payload[:bind] = @result = conn.bind(auth)
ensure
conn.close if conn
end
end
@result.success?
end
end
# #bind_as is for testing authentication credentials.
#
# As described under #bind, most LDAP servers require that you supply a
# complete DN as a binding-credential, along with an authenticator such as
# a password. But for many applications (such as authenticating users to a
# Rails application), you often don't have a full DN to identify the user.
# You usually get a simple identifier like a username or an email address,
# along with a password. #bind_as allows you to authenticate these
# user-identifiers.
#
# #bind_as is a combination of a search and an LDAP binding. First, it
# connects and binds to the directory as normal. Then it searches the
# directory for an entry corresponding to the email address, username, or
# other string that you supply. If the entry exists, then #bind_as will
# <b>re-bind</b> as that user with the password (or other authenticator)
# that you supply.
#
# #bind_as takes the same parameters as #search, <i>with the addition of
# an authenticator.</i> Currently, this authenticator must be
# <tt>:password</tt>. Its value may be either a String, or a +proc+ that
# returns a String. #bind_as returns +false+ on failure. On success, it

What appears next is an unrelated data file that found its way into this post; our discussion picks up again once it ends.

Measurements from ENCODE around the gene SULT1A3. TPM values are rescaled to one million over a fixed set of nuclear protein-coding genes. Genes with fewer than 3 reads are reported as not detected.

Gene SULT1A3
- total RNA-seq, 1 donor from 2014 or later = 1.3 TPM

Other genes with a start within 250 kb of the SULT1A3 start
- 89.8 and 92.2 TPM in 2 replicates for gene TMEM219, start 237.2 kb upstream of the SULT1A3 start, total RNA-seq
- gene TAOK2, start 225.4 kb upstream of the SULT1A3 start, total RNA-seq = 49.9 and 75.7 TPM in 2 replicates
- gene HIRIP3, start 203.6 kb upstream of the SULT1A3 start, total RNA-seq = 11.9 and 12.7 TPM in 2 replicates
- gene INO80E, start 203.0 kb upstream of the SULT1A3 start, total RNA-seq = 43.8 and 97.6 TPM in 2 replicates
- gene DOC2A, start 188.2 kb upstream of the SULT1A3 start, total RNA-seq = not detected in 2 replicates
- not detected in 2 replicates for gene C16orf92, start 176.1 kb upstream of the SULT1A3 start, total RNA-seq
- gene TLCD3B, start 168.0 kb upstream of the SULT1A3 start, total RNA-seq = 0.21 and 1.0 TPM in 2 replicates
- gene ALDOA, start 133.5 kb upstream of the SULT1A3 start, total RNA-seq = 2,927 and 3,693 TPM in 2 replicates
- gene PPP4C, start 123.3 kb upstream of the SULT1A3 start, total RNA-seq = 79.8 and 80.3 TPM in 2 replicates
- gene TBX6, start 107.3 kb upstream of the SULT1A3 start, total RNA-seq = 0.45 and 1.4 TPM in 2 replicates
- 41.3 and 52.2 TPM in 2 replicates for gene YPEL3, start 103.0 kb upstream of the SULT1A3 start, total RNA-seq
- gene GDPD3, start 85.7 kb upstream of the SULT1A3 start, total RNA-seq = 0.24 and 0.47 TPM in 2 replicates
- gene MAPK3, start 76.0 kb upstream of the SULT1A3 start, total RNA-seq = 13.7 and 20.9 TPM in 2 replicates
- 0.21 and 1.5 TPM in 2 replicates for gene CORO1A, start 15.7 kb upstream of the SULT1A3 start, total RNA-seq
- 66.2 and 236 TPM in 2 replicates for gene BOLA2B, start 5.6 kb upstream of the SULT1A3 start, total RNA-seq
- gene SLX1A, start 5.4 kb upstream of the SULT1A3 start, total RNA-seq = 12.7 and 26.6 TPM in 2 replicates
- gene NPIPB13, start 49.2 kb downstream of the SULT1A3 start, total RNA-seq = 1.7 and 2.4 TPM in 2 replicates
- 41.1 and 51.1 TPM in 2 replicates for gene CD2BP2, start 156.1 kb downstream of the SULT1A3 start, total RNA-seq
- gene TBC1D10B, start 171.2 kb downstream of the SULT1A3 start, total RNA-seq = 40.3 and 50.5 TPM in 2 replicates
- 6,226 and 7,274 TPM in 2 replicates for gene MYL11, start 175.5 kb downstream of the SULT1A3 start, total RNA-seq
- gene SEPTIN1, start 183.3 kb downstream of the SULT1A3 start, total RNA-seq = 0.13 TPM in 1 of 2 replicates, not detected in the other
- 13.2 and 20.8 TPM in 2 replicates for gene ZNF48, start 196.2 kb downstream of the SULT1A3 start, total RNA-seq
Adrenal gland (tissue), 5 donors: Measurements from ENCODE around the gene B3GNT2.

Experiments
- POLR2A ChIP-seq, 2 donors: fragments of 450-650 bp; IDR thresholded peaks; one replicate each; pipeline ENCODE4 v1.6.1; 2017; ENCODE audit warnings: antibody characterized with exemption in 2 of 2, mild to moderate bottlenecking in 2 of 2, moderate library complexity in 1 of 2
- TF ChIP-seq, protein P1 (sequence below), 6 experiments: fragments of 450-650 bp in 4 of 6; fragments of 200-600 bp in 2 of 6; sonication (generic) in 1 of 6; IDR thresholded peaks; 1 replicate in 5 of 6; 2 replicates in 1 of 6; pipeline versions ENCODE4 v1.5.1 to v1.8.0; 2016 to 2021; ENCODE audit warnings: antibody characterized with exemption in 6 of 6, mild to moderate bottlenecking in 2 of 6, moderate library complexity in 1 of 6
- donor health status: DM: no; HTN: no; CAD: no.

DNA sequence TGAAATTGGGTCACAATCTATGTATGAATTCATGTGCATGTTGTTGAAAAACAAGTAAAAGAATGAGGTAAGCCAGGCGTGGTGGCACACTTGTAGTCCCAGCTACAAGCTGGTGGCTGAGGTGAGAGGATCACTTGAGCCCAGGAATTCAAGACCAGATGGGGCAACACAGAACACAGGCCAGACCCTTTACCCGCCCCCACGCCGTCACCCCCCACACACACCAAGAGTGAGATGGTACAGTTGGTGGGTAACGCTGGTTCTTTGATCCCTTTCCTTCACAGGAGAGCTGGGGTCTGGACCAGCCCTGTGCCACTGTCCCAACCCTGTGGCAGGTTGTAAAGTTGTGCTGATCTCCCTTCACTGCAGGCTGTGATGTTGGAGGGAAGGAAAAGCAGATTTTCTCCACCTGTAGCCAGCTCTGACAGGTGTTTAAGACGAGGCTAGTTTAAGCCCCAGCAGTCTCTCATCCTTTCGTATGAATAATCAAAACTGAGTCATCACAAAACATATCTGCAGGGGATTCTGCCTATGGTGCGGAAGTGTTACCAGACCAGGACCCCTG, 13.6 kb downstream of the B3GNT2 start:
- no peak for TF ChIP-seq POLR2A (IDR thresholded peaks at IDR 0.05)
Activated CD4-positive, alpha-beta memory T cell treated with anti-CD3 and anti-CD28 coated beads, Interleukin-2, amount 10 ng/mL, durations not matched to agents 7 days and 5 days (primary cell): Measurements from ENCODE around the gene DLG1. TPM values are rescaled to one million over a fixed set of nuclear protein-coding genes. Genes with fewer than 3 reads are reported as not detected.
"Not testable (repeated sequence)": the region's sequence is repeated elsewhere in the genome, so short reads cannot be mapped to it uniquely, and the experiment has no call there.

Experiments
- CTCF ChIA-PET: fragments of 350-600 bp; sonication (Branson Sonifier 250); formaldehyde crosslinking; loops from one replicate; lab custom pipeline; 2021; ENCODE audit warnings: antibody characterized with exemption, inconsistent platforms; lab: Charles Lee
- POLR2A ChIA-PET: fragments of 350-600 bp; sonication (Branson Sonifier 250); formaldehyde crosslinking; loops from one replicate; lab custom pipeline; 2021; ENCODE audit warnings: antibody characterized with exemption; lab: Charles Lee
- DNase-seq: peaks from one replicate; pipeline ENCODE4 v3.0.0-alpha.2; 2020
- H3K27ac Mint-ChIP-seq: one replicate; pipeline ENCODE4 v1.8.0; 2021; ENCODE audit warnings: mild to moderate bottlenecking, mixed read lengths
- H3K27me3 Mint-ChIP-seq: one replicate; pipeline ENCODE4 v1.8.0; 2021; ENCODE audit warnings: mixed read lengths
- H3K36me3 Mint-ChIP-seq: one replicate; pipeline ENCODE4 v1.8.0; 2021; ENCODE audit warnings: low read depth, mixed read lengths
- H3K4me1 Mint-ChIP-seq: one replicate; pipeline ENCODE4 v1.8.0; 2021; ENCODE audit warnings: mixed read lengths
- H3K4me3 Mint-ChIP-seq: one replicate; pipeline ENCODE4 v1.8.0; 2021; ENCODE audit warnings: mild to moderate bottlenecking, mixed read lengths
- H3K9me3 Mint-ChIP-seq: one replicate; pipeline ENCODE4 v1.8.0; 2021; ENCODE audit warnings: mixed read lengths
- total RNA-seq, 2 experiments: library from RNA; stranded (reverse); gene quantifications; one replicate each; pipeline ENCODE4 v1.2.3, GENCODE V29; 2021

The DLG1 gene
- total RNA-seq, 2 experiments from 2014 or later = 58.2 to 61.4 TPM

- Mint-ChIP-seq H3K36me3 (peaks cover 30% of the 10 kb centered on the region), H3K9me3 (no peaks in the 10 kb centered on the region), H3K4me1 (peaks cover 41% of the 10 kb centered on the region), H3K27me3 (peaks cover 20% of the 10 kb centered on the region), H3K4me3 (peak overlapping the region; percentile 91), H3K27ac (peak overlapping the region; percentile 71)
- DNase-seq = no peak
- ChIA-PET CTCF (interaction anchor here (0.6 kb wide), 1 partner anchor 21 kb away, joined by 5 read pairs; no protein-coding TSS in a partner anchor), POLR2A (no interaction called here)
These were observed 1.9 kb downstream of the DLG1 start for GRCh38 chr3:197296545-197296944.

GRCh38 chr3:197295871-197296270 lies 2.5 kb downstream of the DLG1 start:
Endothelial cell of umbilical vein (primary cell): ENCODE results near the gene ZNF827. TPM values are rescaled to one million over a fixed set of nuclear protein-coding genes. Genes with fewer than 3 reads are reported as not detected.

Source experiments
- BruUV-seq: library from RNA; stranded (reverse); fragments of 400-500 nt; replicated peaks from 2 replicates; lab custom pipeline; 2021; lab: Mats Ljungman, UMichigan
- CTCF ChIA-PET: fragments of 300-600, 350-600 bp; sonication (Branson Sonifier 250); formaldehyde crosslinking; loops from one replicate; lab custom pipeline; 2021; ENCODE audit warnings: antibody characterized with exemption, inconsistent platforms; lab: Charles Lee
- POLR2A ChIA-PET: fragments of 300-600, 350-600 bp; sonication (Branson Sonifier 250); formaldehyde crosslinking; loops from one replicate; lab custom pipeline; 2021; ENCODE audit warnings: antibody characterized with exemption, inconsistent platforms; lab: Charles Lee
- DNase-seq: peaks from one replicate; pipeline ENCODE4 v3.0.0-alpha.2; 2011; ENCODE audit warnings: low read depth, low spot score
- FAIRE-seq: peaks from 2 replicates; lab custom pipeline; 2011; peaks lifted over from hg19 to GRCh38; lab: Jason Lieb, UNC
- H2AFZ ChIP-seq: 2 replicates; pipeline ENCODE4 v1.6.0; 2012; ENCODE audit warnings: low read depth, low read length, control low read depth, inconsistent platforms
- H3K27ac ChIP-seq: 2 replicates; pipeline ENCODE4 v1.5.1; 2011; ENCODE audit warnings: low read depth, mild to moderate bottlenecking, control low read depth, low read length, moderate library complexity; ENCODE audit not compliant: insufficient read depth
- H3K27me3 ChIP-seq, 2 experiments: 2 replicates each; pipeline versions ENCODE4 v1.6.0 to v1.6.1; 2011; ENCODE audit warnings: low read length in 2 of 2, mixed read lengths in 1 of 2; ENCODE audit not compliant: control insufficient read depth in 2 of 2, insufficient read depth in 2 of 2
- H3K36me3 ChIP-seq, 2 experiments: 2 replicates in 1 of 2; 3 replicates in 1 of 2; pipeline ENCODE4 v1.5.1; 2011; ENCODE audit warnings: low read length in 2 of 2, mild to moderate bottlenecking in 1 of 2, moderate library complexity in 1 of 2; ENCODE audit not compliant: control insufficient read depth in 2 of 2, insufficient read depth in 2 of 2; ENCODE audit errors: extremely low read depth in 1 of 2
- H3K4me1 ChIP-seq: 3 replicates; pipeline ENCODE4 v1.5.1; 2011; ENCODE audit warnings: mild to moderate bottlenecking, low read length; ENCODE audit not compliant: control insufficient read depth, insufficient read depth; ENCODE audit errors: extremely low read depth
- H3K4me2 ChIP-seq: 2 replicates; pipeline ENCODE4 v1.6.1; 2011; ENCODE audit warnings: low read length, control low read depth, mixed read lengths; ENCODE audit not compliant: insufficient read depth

# returns a result set, just as #search does. This result set is an Array
# of objects of type Net::LDAP::Entry. It contains the directory
# attributes corresponding to the user. (Just test whether the return
# value is logically true, if you don't need this additional information.)
#
# Here's how you would use #bind_as to authenticate an email address and
# password:
#
# require 'net/ldap'
#
# user, psw = "joe_user@yourcompany.com", "joes_psw"
#
# ldap = Net::LDAP.new
# ldap.host = "192.168.0.100"
# ldap.port = 389
# ldap.auth "cn=manager, dc=yourcompany, dc=com", "topsecret"
#
# result = ldap.bind_as(:base => "dc=yourcompany, dc=com",
# :filter => "(mail=#{user})",
# :password => psw)
# if result
# puts "Authenticated #{result.first.dn}"
# else
# puts "Authentication FAILED."
# end
def bind_as(args = {})
result = false
open do |me|
rs = search args
if rs and rs.first and dn = rs.first.dn
password = args[:password]
password = password.call if password.respond_to?(:call)
result = rs if bind(:method => :simple, :username => dn,
:password => password)
end
end
result
end
# Adds a new entry to the remote LDAP server.